Sharepoint Integrated mode – worth the hassle?

With SQL Server 2005 SP2, Microsoft introduced Reporting Services with Sharepoint Integrated mode. The idea was to integrate SSRS 2005 with WSS 3.0 and MOSS 2007. Prior to SP2, there was already some integration; it consisted of 2 web parts, Report Explorer and Report Viewer, which allowed reports to be selected and launched while remaining in the Sharepoint portal.  But SSRS and Sharepoint were two distinctly separate systems with separate storage and security models. The new mode allows us to use Sharepoint document libraries to store reports so that reports can be published, viewed and managed using the same user interface as is used for other documents in Sharepoint. Will this help us out? Let’s take a look.

First of all, you will need WSS 3.0 or MOSS 2007 running on your system. When SQL Server 2005 SP2, or above, is applied, new options are available under the SQL Server Reporting Service Configuration Manager regarding Sharepoint Integration. The default mode is “Native” which corresponds to the architecture before SP2, the status quo, no integration (except the web parts). To configure for Sharepoint Integration, you must first create a new Report Server database for Sharepoint Integrated mode. This is an option under the Database page when creating or changing the database. The new database will contain the meta-data changes necessary to support the new mode. A nice feature here is that you can switch back to Native mode at any time, as long as you have a copy of the original Report Server database. That’s why I usually add “WSS” to the database name when in integrated mode (ReportServerWSS) so I know which is which. Of course, backups are important here too. Once you do this you are giving up certain features like Report Manager, My Reports, Linked Reports, Job Management and the ability to use Management Studio for administration, which is a shame. But, in the name of progress, you will be using Sharepoint as the single point of access for administration, publication and delivery. And who wants to stand in the way of progress?

The next step is to configure Sharepoint itself for Report Server integration. You need to download and install the Reporting Services Add-in for SharePoint Technologies and then walk through the configuration steps in Sharepoint Central Administration. A new section under Application Management will guide you through the configuration. Books Online also helps with the process. If Sharepoint and SSRS are on different machines, it is a best practice to use a domain user for the service account. This is because the Sharepoint database and the Report Server database will need to synchronize the report definitions that are deployed in both databases.  It should be noted however, that scheduling, caching, and subscriptions are stored in the report server database only because this functionality is not available in a SharePoint document library.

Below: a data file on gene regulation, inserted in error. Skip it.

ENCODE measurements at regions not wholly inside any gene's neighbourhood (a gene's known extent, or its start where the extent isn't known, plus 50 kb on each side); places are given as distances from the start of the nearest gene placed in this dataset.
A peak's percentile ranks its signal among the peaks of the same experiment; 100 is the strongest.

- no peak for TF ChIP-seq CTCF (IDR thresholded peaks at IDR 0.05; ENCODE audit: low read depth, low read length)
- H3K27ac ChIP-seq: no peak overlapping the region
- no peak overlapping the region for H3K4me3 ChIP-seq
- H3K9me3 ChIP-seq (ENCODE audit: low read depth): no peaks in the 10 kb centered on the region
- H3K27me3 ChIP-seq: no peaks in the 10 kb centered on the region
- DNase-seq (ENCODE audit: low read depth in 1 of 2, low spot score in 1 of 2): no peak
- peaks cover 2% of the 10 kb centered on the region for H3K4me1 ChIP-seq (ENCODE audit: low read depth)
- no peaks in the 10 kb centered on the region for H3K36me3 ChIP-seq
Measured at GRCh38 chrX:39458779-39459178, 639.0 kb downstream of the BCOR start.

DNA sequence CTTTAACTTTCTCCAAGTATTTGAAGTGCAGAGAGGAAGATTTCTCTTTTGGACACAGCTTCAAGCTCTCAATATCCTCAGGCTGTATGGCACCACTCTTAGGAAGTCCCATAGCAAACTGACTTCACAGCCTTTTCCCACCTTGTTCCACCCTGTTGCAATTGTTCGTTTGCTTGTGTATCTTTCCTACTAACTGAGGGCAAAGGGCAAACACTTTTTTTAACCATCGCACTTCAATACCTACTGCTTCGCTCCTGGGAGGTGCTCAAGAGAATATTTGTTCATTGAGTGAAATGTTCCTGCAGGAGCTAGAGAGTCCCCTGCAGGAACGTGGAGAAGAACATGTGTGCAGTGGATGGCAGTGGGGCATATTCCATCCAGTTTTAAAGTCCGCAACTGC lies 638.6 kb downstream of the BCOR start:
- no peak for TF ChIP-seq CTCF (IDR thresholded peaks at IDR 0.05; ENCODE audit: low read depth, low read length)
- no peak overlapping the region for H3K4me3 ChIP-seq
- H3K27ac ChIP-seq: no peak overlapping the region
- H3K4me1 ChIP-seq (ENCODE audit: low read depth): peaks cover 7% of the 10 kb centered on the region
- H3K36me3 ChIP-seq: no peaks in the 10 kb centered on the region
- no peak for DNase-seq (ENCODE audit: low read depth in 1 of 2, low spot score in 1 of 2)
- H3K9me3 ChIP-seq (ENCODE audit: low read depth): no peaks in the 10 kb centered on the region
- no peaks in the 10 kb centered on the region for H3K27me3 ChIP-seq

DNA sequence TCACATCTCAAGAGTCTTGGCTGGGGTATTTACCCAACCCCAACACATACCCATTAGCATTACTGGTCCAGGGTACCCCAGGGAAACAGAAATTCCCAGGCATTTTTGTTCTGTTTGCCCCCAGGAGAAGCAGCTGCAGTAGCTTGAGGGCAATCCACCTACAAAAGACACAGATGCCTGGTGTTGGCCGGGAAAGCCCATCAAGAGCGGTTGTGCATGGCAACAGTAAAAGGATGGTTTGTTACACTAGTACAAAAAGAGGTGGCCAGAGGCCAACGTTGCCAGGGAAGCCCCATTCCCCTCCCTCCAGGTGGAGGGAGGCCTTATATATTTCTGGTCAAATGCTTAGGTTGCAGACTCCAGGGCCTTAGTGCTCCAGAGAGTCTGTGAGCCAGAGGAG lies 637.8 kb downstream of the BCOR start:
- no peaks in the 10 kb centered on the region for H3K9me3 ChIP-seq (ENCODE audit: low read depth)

After that you can use Sharepoint document libraries to deploy, view and manage your reports. Security is handled in the same way as for any Sharepoint document. End Users can also use Report Builder directly from Sharepoint, if they wish, to develop their own reports, once given the authority. So if you always use Sharepoint to expose your reports, this may be an option for you, enabling a centralized approach through Sharepoint.

So what are the drawbacks? Well, I have noticed that performance of reports takes a hit. This is major, of course.  Apparently, this will be improved when SQL Server 2005 SP3 becomes available. Also, if you are like me, not a Sharepoint expert, you may feel a bit like a fish out of water when most of the major SSRS user interfaces like SSMS and Report Manager are cut off completely. They are just not available in Sharepoint Integrated mode. Also, if Sharepoint comes down, you are out of luck, obviously. At least in Native mode you could still offer Reporting Services as an independent option. And I like keeping my options open. So for now, I’m living like a native.

Cheers

Brian

Recent Posts:

Microsoft goes for Dundas – the one that got away?

Dear Diary - SQL PASS in Seattle – Day 3

Dear Diary - SQL PASS in Seattle – Day 2

Thoughts on Green Conferences

Join the Network World communities on Facebook and LinkedIn to comment on topics that are top of mind.
Related:

Copyright © 2008 IDG Communications, Inc.